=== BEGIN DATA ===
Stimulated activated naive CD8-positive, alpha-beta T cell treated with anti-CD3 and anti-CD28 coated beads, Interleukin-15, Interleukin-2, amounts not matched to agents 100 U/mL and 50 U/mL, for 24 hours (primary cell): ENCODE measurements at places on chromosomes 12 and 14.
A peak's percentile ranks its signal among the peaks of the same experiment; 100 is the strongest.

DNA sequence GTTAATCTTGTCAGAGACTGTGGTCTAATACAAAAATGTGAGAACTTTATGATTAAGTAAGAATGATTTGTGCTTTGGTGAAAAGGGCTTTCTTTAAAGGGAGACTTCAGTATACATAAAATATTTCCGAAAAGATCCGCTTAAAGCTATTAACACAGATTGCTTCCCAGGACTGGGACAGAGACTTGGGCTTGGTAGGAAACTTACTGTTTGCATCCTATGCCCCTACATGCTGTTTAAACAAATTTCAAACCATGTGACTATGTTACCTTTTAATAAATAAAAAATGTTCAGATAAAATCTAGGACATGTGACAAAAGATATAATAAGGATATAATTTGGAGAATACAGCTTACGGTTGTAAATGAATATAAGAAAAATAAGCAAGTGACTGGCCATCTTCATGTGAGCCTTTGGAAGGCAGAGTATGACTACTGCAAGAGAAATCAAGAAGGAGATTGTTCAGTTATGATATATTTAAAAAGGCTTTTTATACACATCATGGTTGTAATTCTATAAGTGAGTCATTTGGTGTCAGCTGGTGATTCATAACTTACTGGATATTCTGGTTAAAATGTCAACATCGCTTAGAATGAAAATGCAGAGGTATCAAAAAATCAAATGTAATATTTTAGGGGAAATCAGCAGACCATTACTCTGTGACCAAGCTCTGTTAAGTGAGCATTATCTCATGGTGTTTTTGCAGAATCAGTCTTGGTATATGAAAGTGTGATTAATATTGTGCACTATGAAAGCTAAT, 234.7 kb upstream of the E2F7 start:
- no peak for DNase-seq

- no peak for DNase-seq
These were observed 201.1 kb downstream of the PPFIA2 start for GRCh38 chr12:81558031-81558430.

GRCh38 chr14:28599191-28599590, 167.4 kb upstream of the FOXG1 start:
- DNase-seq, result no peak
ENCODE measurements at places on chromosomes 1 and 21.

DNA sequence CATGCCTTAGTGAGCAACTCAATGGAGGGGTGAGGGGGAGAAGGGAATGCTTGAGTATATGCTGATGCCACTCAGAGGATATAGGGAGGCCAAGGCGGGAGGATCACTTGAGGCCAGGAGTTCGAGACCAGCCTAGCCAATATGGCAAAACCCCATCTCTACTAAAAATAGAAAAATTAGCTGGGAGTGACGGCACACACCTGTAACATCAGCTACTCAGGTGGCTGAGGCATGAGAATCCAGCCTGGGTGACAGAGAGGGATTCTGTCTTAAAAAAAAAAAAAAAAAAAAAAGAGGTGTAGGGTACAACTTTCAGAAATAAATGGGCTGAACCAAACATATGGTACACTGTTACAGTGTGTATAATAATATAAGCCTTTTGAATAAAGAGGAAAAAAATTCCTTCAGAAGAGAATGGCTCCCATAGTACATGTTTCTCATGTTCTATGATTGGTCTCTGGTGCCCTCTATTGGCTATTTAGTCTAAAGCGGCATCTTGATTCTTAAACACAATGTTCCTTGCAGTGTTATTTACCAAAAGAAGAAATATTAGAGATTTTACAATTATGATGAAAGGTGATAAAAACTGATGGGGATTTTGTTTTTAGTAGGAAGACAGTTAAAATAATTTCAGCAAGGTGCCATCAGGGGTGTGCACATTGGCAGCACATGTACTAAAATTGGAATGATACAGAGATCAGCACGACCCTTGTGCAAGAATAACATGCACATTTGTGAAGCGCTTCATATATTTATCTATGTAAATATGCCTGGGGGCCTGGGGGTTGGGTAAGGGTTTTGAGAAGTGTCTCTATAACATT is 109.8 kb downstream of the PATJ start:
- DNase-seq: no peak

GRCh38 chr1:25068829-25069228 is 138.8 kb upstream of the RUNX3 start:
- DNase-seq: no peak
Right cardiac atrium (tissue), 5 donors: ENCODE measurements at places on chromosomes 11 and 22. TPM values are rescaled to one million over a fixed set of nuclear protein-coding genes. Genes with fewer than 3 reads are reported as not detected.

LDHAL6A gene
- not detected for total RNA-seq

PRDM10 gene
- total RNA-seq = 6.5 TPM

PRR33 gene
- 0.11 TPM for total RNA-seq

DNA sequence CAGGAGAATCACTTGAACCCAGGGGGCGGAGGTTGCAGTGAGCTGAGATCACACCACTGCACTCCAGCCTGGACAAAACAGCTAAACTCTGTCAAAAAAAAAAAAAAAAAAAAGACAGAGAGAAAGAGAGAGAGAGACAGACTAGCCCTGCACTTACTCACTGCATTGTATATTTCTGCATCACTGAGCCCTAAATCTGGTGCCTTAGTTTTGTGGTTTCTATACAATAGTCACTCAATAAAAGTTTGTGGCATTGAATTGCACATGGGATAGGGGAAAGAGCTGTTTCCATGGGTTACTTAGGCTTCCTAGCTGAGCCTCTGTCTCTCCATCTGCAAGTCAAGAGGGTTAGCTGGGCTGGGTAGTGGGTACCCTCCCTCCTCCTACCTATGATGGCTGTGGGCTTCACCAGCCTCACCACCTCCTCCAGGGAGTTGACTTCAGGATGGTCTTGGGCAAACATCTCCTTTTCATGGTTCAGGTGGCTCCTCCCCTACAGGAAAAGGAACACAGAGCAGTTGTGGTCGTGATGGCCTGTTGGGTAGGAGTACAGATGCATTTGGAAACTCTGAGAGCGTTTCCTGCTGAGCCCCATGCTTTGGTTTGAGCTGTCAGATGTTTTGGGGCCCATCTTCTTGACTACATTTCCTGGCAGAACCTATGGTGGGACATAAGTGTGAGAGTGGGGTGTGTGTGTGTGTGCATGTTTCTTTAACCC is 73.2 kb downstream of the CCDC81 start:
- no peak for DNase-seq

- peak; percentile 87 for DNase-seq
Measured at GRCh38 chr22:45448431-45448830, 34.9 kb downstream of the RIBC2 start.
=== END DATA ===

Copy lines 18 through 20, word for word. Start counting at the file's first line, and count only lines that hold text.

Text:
- total RNA-seq = 6.5 TPM

PRR33 gene
- 0.11 TPM for total RNA-seq